Arles hero

Highlights of this tour

  • Vincent van Gogh’s Inspiration
  • Roman monuments:
    Roman theatre
    Church of St. Trophime
    Place de la République

Accessibility information

  • Some cobblestones
  • The tour stays on the flat parts
  • Adapted vehicle used for transportation between the sights

What is included?

  • Private Tour
  • Tour duration: 4 hours
  • English-speaking tour guide
  • Private adapted vehicle
  • Tour adjustable to your wishes
  • Pick up from cruise port – Marseille

What is not included?

  • Tips
  • Food and drinks
  • Entrances, unless stated
Arles square
van Gogh inspiration
Amphitheater Arles

About the Roman times in wheelchair accessible Arles tour

Experience Roman times in Arles! The town is located in the Rhone delta and is the largest municipality in France. Three large nature reserves fall within the municipal boundaries: the Alpilles in the north, the Crau in the east, and part of the Camargue in the south. You find several Roman sites throughout the city that you have to see when you’re around.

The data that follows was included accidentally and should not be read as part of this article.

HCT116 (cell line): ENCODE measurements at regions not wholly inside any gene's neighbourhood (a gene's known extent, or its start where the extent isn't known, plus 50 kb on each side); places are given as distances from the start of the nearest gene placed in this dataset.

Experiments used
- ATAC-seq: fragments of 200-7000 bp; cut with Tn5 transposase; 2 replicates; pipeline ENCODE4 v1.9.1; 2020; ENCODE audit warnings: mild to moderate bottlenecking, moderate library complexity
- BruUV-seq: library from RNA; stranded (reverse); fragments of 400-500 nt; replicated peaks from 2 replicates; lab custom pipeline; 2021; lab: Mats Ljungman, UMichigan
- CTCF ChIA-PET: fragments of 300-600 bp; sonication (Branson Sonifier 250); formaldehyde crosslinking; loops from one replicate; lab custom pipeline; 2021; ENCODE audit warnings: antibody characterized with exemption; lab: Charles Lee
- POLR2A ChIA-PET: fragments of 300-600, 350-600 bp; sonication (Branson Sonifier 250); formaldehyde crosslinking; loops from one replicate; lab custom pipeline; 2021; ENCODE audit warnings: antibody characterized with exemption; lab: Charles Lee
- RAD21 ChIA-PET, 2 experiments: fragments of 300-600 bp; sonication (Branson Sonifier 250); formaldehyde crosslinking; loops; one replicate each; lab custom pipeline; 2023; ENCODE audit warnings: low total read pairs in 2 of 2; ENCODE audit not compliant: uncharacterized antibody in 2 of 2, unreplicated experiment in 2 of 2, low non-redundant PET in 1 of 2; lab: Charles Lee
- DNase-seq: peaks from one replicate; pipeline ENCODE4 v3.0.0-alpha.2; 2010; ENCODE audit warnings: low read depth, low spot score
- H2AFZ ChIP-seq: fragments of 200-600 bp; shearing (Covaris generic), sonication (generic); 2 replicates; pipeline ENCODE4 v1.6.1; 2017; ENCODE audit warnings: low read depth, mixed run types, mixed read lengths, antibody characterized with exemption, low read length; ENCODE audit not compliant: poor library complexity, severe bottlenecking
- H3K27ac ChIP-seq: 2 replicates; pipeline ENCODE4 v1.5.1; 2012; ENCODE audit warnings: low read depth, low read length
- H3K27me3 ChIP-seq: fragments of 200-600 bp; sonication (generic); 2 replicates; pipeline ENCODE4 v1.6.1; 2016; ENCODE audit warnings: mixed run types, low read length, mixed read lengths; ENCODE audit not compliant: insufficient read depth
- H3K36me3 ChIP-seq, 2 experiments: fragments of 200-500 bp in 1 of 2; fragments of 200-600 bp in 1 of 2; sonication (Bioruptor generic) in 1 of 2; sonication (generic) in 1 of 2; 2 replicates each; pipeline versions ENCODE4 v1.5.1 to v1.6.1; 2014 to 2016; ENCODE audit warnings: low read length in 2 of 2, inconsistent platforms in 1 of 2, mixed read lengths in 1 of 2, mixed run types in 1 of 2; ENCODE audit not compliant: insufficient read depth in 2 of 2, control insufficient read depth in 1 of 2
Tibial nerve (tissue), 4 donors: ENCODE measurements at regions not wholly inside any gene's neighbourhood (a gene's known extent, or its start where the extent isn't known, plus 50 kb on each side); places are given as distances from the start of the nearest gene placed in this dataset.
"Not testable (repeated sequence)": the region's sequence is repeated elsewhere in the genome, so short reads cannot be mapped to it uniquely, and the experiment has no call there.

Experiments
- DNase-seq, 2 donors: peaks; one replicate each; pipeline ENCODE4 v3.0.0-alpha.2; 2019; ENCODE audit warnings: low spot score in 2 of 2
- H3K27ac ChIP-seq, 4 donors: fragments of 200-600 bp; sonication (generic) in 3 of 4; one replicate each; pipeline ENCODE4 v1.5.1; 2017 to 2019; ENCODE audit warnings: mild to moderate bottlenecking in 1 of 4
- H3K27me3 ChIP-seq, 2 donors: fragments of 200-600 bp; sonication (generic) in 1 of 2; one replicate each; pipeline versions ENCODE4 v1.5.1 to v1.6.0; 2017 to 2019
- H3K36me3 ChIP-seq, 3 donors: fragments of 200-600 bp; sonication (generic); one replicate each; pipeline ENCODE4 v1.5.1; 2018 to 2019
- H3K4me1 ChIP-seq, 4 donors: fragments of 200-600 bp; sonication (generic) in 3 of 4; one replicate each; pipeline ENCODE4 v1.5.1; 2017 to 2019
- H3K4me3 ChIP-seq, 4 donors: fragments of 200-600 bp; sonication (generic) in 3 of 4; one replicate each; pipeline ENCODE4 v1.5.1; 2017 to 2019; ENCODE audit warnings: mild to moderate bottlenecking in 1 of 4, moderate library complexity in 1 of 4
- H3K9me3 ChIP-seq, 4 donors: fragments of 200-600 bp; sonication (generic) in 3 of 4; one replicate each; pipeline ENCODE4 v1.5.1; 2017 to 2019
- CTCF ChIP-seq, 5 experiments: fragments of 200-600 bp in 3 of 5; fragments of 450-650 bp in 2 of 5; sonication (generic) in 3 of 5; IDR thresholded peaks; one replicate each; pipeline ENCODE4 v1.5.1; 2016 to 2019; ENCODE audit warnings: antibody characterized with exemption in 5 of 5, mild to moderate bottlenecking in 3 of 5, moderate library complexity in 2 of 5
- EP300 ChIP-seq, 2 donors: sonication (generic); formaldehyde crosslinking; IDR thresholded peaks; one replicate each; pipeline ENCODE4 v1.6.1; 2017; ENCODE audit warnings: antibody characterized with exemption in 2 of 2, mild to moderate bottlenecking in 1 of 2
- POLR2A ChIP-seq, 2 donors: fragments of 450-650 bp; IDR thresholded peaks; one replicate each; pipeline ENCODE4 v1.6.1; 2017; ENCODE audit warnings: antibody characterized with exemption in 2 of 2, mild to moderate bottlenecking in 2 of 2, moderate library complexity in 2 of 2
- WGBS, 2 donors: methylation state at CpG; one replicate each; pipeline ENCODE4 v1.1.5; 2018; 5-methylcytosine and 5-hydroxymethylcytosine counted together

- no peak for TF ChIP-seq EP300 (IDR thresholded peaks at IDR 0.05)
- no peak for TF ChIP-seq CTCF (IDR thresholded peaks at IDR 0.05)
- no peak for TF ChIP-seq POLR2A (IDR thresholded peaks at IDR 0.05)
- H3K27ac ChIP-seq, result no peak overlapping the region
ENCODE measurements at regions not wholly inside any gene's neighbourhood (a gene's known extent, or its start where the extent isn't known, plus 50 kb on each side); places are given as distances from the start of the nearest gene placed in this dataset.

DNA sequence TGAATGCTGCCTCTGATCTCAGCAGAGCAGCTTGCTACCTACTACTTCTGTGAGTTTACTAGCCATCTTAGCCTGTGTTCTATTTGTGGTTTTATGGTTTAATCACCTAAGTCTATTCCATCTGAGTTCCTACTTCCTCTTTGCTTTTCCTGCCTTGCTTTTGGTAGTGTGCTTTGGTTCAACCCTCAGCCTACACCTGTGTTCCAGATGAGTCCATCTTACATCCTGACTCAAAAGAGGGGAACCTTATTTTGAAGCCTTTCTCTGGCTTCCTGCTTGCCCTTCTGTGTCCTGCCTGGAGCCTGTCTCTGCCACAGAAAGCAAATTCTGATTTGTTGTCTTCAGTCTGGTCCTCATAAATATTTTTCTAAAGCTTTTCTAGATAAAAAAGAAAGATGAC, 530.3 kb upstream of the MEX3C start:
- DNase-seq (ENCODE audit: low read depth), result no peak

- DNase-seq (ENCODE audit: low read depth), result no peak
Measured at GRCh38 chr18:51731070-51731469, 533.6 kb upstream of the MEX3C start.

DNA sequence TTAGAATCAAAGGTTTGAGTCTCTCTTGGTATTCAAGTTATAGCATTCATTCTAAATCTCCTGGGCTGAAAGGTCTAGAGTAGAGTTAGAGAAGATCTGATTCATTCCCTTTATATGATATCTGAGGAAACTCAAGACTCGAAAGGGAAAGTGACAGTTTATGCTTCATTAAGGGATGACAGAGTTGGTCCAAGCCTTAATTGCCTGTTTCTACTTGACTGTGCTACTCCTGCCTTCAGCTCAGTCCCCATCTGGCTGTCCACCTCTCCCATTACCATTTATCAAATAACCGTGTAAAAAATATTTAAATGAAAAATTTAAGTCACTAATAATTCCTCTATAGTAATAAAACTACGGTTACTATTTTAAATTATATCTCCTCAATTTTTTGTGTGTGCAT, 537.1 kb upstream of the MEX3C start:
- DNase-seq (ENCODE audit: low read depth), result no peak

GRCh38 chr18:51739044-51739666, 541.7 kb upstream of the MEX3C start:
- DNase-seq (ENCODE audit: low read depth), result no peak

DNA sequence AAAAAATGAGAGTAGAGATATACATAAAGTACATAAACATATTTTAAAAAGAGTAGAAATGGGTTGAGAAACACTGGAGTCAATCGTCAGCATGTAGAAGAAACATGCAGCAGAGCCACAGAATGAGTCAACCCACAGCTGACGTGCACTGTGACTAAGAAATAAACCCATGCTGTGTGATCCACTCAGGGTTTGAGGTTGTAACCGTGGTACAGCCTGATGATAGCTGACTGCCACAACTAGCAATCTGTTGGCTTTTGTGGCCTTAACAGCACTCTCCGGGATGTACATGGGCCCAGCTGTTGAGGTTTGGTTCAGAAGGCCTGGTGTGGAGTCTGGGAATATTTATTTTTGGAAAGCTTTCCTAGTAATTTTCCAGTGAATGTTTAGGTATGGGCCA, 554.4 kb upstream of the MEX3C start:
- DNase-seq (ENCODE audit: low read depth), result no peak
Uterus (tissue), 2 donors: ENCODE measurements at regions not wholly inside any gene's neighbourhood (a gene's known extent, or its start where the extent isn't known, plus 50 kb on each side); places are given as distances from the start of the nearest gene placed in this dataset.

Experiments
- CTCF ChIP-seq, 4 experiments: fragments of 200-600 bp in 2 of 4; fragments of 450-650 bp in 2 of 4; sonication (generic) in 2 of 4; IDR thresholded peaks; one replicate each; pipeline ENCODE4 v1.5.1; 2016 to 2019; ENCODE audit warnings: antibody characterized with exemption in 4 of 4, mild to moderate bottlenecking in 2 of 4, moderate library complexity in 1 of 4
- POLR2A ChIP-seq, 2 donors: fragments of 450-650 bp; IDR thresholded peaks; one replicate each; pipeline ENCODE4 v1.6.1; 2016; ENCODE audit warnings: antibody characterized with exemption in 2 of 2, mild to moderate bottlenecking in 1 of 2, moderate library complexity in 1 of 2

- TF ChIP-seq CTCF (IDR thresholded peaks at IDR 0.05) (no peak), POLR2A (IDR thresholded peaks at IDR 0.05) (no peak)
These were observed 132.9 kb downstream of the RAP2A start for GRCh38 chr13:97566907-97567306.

Besides its Roman artifacts, you also find traces of Vincent van Gogh’s life in the city. Learn more about the years he spent in Arles, creating many paintings that you can admire at various museums worldwide. During your wheelchair-accessible tour, you enjoy Arles’ art heritage, the city’s long history, and many sights.

A famous painter

Vincent van Gogh came to Arles in February 1888 and was immediately drawn to the light. You can admire the way things catch light in Arles in some of his paintings. Look for illumination as van Gogh did and see Arles through his eyes.


The part of the Provence where you find Arles was occupied during Roman times. Hence, the various impressive sites. Emperor Constantine loved the city so much that he named the city the capital of the Western Roman Empire in the year 408. All Roman traces that you will see are now UNESCO World Heritage.

After marveling at Vincent van Gogh’s life scenes, you see other sites such as the Roman theatre, which is still in use after 2000 years. Also, check out the UNESCO world heritage Church of St. Trophime. When you take a closer look at its façade, you see stunning details that made UNESCO choose this unique church. One of the final sites of this tour is the Place de la République. On this square, you find the churches of Saint-Trophime and Sainte-Anne facing each other and in the middle a Roman obelisk that measures 15 meters (50 ft) that formed the center of the Arelate’s circus that stood there in ancient times.

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